9. Improvement in physical activity [ Time Frame: 0, 3, 6 months; 12 months for intervention group only ]
    Binary assessment of whether or not there was improvement in the physical activity index (PAI) between assessment points

  10. Physical activity management [ Time Frame: 0, 3, 6 months; 12 months for intervention group only ]
    Binary assessment of whether patient took at least one meaningful action towards physical activity management

  11. Smoking status [ Time Frame: 0, 3, 6 months; 12 months for intervention group only ]
    Binary assessment of whether smoking status meets the target of abstinent for the last 30 days

  12. Improvement in smoking [ Time Frame: 0, 3, 6 months; 12 months for intervention group only ]
    Binary assessment of whether the patient's cigarette consumption category, based on consumption of cigarettes per day (cpd), has improved (i.e., cpd decreased) between assessment points

  13. Smoking management [ Time Frame: 0, 3, 6 months; 12 months for intervention group only ]
    Binary assessment of whether patient took at least one meaningful action towards management of smoking behaviour

  14. Alcohol use status [ Time Frame: 0, 3, 6 months; 12 months for intervention group only ]
    Binary assessment of whether alcohol use is at evidence-based target, i.e., number of drinks per day is <1 and never having ≥1 drink on one occasion

  15. Improvement in alcohol use [ Time Frame: 0, 3, 6 months; 12 months for intervention group only ]
    Binary assessment of whether AUDIT risk category has improved (i.e., risk level has decreased) between assessment points

  16. Alcohol use management [ Time Frame: 0, 3, 6 months; 12 months for intervention group only ]
    Binary assessment of whether patient took at least one meaningful action towards management of alcohol use

  17. Up-to-date measurement of glycated haemoglobin (HbA1c) [ Time Frame: 0, 6 months; 12 months for intervention group only ]
    Binary assessment of whether the latest HbA1c measurement is up to date at study end, as per patient's characteristics

  18. HbA1c control [ Time Frame: 0, 6 months; 12 months for intervention group only ]
    Binary assessment of whether the latest measurement, at study end, is up to date and at target (<7%)

  19. HbA1c [ Time Frame: 0, 6 months; 12 months for intervention group only ]
    The most recent and up to date HbA1c measurement for patients with diabetes mellitus (DM)

  20. Glycemic management [ Time Frame: 0, 3, 6 months; 12 months for intervention group only ]
    Binary assessment of whether patient with DM (HbA1c not at target) has taken any meaningful actions towards management of blood sugar through initiation of new antihyperglycemic medication, up-titration of existing antihyperglycemic medications, or discussion with healthcare professional regarding behavioural changes needed to improve blood sugar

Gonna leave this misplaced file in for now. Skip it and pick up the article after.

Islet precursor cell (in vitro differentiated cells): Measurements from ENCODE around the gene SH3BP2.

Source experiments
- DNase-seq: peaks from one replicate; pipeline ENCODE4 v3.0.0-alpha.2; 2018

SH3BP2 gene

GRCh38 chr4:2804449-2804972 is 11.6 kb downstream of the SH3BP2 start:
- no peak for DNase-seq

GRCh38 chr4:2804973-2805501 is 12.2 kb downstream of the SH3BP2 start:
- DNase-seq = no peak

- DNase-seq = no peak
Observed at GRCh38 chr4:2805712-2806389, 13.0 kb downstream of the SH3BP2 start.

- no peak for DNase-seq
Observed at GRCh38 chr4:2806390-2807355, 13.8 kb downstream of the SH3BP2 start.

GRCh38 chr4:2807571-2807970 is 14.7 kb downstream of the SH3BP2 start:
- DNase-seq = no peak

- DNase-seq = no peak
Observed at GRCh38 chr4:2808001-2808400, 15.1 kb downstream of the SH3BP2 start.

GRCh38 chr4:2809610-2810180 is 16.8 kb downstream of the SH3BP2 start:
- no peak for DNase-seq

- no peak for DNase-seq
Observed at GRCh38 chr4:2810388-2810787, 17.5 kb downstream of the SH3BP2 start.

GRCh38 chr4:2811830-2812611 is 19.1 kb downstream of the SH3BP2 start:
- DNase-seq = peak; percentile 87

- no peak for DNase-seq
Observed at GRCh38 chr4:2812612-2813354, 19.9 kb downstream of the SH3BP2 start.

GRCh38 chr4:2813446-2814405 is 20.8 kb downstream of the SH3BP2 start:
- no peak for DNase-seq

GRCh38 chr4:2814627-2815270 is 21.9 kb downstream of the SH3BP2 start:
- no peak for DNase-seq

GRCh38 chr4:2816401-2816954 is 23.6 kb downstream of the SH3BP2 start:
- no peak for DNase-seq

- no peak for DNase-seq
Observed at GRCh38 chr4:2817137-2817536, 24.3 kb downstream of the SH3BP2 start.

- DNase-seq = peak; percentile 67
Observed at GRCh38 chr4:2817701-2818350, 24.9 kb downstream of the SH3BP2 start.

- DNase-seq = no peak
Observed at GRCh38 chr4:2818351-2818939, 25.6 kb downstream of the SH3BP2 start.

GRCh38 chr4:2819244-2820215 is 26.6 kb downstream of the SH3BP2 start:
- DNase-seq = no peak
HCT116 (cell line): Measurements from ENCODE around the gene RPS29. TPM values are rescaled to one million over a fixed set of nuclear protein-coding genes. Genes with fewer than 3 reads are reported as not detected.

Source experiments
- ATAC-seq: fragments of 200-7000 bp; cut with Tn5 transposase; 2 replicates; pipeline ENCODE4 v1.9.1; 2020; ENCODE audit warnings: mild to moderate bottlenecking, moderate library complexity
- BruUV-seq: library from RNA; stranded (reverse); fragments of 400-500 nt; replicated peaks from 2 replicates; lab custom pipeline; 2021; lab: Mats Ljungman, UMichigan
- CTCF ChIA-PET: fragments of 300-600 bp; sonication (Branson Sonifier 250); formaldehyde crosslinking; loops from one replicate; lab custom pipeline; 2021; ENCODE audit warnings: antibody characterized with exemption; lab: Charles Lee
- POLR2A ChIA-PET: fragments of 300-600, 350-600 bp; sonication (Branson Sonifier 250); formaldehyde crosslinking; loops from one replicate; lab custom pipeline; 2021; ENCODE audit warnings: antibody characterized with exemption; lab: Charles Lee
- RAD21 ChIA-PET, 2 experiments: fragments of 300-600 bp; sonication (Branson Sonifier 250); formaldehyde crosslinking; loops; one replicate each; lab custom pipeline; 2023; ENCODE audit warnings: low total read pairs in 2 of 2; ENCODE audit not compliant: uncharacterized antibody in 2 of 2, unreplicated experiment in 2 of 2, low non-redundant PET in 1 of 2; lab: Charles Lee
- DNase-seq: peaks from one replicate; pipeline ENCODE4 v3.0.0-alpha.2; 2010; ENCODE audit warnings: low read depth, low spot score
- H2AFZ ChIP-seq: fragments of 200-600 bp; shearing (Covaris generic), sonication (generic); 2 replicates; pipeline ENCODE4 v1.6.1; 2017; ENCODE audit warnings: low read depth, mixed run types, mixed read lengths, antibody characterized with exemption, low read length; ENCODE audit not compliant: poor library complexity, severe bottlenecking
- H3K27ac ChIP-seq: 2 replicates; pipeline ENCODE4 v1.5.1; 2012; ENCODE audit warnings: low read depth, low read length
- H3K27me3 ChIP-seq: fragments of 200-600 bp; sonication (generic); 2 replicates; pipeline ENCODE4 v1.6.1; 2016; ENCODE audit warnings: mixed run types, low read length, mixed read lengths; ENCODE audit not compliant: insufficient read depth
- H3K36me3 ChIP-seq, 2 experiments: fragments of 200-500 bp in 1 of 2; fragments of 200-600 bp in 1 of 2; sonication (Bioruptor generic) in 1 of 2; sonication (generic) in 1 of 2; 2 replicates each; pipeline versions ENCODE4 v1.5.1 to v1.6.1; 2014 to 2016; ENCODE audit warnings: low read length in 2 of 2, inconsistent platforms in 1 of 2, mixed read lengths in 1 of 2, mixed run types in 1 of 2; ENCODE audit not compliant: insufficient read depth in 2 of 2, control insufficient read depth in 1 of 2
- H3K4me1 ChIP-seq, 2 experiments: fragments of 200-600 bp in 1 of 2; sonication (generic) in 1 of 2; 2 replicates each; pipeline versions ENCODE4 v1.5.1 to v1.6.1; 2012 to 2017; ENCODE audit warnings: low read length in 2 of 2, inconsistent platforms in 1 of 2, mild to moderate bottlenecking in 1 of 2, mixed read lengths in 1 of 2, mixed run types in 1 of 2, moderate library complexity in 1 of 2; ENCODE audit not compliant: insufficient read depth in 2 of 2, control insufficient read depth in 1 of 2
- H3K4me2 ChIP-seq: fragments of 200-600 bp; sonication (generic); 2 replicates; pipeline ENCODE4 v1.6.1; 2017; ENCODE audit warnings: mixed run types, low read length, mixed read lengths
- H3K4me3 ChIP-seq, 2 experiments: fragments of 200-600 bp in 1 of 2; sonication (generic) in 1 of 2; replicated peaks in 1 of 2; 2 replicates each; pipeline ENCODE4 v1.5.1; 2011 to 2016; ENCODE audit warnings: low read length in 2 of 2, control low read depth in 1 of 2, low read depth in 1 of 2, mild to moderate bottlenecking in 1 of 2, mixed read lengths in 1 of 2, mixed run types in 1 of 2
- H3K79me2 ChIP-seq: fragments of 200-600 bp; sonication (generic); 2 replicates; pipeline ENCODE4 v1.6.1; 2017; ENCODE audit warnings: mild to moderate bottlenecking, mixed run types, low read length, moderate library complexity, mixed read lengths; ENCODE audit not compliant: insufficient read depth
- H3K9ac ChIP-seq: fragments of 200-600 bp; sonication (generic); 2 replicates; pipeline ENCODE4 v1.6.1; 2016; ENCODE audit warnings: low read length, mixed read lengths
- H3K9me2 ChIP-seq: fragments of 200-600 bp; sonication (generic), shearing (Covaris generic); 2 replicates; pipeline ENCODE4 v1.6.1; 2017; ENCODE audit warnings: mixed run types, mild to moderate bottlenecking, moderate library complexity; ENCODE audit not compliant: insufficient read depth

21. Up-to-date measurement of blood pressure (BP) [ Time Frame: 0, 6 months; 12 months for intervention group only ]
    Binary assessment of whether the latest BP measurement is up to date, as per patient's characteristics

  22. BP control [ Time Frame: 0, 6 months; 12 months for intervention group only ]
    Binary assessment of whether the most recent measurement is up to date and at target as per patient's characteristics

  23. Systolic BP [ Time Frame: 0, 6 months; 12 months for intervention group only ]
    The most recent and up to date systolic BP measurement

  24. Diastolic BP [ Time Frame: 0, 6 months; 12 months for intervention group only ]
    The most recent and up to date diastolic BP measurement

  25. Hypertension management [ Time Frame: 0, 3, 6 months; 12 months for intervention group only ]
    Binary assessment of whether patient with BP not at target has taken at least one action towards management of hypertension through initiation of new blood pressure medication, up-titration of existing blood pressure medication, or discussion with healthcare professional regarding behavioural changes needed to improve blood pressure

  26. Up-to-date assessment of low-density lipoprotein (LDL) cholesterol [ Time Frame: 0, 6 months; 12 months for intervention group only ]
    Binary assessment of whether the latest LDL measurement is up to date, as per patient's characteristics

  27. LDL control [ Time Frame: 0, 6 months; 12 months for intervention group only ]